By CATHY BROWN
A group planning a boutique hotel in Tupper Lake has rounded up enough funding to go ahead, one of the developers, Betsy Lowe, said Thursday.
Lowe and a partner in the project, Nancy Howard, had held a meeting in Tupper Lake in late July to let the public know that they needed to raise $150,000 in the next 45 days or risk losing a state grant for the Tupper Lake Crossroads Hotel project.
Lowe confirmed Thursday that they had received the financial pledges they need from investors. The start of construction is probably a year out, and further details will be made public soon, she said.
The developers were awarded a $2 million state grant for the project in 2016, which will come to them as reimbursement once the project is finished. Lowe said the overall cost of the project is likely to be $8 million-$9 million.
The proposed three-story, 45-room hotel is to be built on a largely vacant acre of land at the corner of Park and Mill Streets, across from Little Italy. It will include a bar, restaurant, and meeting space for perhaps 50-75 people.
Lowe said the project will “add a nice gathering place that will be supportive of the Wild Center and events they have there.” She expects it will complement the existing motel offerings in Tupper Lake, noting that if people are drawn to events at the hotel’s conference room, there may be more demand for rooms than the relatively small hotel can handle.
Lowe helped launch The Wild Center natural history museum in Tupper Lake, which opened in 2006. Although the hotel is a business venture rather than a nonprofit, she hopes to have a similar level of community support and buy-in and welcomes people who want to become investors or shareholders.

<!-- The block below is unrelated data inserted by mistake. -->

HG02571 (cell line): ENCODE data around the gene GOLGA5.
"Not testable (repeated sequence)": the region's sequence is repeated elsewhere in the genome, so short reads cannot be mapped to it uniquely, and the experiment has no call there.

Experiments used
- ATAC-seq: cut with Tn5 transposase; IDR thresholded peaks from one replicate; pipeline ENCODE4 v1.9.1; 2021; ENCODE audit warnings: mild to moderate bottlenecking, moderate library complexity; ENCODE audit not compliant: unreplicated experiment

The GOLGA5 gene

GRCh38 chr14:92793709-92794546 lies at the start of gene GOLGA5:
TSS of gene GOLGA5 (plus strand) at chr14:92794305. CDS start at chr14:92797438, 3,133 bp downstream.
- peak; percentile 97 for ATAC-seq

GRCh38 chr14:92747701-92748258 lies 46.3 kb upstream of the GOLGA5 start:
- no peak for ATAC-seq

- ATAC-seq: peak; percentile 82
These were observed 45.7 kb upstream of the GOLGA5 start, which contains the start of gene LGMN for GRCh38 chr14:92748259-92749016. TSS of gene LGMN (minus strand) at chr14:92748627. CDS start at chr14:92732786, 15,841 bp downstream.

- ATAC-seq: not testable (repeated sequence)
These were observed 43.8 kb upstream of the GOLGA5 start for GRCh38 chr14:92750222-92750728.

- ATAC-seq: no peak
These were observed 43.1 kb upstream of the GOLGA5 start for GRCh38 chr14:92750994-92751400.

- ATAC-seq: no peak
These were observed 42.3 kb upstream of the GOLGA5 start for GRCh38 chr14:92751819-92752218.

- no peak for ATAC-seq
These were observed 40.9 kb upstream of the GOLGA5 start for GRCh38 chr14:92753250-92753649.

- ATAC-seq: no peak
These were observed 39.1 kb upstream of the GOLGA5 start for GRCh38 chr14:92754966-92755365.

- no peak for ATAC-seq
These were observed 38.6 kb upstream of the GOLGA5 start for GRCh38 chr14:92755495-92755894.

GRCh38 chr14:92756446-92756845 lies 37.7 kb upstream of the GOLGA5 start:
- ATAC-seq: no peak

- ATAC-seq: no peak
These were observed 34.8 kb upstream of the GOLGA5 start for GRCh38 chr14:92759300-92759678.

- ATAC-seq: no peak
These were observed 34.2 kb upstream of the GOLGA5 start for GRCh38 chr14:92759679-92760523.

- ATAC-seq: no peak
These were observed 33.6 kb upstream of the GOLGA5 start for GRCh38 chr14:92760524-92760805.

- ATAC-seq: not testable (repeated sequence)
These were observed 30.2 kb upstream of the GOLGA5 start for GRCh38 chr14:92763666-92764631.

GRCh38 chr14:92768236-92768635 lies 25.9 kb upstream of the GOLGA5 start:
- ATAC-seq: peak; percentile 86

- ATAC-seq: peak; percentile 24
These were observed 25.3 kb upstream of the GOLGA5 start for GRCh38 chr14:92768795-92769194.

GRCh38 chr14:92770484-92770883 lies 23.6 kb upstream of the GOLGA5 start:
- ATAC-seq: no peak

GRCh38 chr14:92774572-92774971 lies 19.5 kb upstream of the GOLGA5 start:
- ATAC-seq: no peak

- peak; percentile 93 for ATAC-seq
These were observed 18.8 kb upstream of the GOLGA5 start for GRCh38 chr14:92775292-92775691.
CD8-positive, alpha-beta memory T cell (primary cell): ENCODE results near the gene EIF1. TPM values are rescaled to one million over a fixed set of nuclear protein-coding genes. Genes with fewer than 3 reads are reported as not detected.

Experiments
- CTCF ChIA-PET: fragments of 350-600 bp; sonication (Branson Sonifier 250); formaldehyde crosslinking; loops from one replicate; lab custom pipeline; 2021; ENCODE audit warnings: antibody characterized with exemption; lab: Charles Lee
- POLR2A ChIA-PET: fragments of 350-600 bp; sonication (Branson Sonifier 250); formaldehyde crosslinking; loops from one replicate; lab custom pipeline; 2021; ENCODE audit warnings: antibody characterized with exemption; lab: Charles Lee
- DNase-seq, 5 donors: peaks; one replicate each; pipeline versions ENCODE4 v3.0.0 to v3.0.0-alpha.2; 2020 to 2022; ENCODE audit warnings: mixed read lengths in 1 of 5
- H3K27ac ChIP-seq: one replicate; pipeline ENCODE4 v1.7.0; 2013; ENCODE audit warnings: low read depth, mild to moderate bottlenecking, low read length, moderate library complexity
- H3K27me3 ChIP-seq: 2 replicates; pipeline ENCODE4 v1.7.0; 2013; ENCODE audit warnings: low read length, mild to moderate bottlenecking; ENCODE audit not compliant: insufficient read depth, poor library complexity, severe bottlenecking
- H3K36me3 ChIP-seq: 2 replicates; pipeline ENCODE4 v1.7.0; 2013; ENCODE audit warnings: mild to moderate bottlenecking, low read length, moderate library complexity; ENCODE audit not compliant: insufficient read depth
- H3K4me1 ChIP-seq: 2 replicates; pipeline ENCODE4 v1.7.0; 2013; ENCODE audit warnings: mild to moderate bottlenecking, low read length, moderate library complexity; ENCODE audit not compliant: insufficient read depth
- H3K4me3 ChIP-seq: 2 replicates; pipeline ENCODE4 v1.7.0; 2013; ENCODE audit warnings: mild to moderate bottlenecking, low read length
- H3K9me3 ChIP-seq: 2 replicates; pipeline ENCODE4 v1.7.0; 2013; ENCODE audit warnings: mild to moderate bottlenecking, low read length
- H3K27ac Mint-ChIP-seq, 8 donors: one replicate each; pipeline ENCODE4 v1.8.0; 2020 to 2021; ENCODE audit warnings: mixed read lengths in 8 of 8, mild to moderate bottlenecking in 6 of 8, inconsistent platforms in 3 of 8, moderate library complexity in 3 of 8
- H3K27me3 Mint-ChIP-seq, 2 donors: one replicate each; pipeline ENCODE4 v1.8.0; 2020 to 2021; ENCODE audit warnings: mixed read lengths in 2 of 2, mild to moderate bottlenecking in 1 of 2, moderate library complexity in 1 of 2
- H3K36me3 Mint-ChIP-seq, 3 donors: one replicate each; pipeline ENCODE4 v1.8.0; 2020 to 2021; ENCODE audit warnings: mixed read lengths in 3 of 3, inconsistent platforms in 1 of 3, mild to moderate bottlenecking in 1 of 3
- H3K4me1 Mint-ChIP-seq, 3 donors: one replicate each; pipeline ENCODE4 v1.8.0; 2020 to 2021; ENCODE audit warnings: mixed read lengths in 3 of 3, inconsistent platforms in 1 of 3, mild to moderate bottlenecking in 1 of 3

“We’re kind of looking at it in a similar way, in engaging friends and family,” she said. “I think it will be a wonderful project once we get it pulled together.”
Tupper Lake Village Trustee Ron LaScala welcomed the news. The village hosts a number of events but doesn’t always reap the full economic benefit because there aren’t enough places for people to stay, he said.
“The more rooms we have, the better off we are,” he said. “If we can get that many more visitors staying in the heart of the village, how can you go wrong?”
He called Lowe one of Tupper Lake’s “patron saints” for her work starting The Wild Center. “She has certainly changed not only the face but the economics of our community.”